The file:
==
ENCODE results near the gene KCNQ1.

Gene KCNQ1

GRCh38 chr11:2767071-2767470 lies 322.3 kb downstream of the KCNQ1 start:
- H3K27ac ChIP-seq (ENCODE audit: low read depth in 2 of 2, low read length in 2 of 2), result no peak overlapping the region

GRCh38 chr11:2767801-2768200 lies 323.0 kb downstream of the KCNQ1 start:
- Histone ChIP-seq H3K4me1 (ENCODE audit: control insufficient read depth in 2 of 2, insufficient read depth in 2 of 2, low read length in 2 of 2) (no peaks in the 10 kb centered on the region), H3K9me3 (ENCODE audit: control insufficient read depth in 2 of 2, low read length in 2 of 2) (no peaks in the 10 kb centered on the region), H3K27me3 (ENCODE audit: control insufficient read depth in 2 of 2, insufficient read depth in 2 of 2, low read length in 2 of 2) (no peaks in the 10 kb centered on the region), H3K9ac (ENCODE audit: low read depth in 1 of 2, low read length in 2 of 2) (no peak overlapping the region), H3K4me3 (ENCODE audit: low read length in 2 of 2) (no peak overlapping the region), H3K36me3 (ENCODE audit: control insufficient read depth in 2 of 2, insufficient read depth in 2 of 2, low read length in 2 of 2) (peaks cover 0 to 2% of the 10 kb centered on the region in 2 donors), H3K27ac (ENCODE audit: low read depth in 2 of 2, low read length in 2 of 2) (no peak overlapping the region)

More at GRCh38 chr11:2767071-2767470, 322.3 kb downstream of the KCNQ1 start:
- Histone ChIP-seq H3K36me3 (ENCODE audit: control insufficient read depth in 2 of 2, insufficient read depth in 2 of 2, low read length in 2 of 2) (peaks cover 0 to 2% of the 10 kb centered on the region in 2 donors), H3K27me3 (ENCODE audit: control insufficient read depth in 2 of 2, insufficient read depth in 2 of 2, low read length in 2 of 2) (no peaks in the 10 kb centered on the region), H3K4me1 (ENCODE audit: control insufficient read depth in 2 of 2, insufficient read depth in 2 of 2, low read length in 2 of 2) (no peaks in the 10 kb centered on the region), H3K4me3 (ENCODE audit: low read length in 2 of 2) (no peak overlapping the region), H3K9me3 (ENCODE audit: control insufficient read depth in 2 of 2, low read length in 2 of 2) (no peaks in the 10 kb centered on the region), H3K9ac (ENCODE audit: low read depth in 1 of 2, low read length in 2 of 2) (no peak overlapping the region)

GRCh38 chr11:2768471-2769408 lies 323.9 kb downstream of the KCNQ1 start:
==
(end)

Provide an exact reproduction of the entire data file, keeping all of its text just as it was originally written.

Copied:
ENCODE results near the gene KCNQ1.

Gene KCNQ1

GRCh38 chr11:2767071-2767470 lies 322.3 kb downstream of the KCNQ1 start:
- H3K27ac ChIP-seq (ENCODE audit: low read depth in 2 of 2, low read length in 2 of 2), result no peak overlapping the region

GRCh38 chr11:2767801-2768200 lies 323.0 kb downstream of the KCNQ1 start:
- Histone ChIP-seq H3K4me1 (ENCODE audit: control insufficient read depth in 2 of 2, insufficient read depth in 2 of 2, low read length in 2 of 2) (no peaks in the 10 kb centered on the region), H3K9me3 (ENCODE audit: control insufficient read depth in 2 of 2, low read length in 2 of 2) (no peaks in the 10 kb centered on the region), H3K27me3 (ENCODE audit: control insufficient read depth in 2 of 2, insufficient read depth in 2 of 2, low read length in 2 of 2) (no peaks in the 10 kb centered on the region), H3K9ac (ENCODE audit: low read depth in 1 of 2, low read length in 2 of 2) (no peak overlapping the region), H3K4me3 (ENCODE audit: low read length in 2 of 2) (no peak overlapping the region), H3K36me3 (ENCODE audit: control insufficient read depth in 2 of 2, insufficient read depth in 2 of 2, low read length in 2 of 2) (peaks cover 0 to 2% of the 10 kb centered on the region in 2 donors), H3K27ac (ENCODE audit: low read depth in 2 of 2, low read length in 2 of 2) (no peak overlapping the region)

More at GRCh38 chr11:2767071-2767470, 322.3 kb downstream of the KCNQ1 start:
- Histone ChIP-seq H3K36me3 (ENCODE audit: control insufficient read depth in 2 of 2, insufficient read depth in 2 of 2, low read length in 2 of 2) (peaks cover 0 to 2% of the 10 kb centered on the region in 2 donors), H3K27me3 (ENCODE audit: control insufficient read depth in 2 of 2, insufficient read depth in 2 of 2, low read length in 2 of 2) (no peaks in the 10 kb centered on the region), H3K4me1 (ENCODE audit: control insufficient read depth in 2 of 2, insufficient read depth in 2 of 2, low read length in 2 of 2) (no peaks in the 10 kb centered on the region), H3K4me3 (ENCODE audit: low read length in 2 of 2) (no peak overlapping the region), H3K9me3 (ENCODE audit: control insufficient read depth in 2 of 2, low read length in 2 of 2) (no peaks in the 10 kb centered on the region), H3K9ac (ENCODE audit: low read depth in 1 of 2, low read length in 2 of 2) (no peak overlapping the region)

GRCh38 chr11:2768471-2769408 lies 323.9 kb downstream of the KCNQ1 start: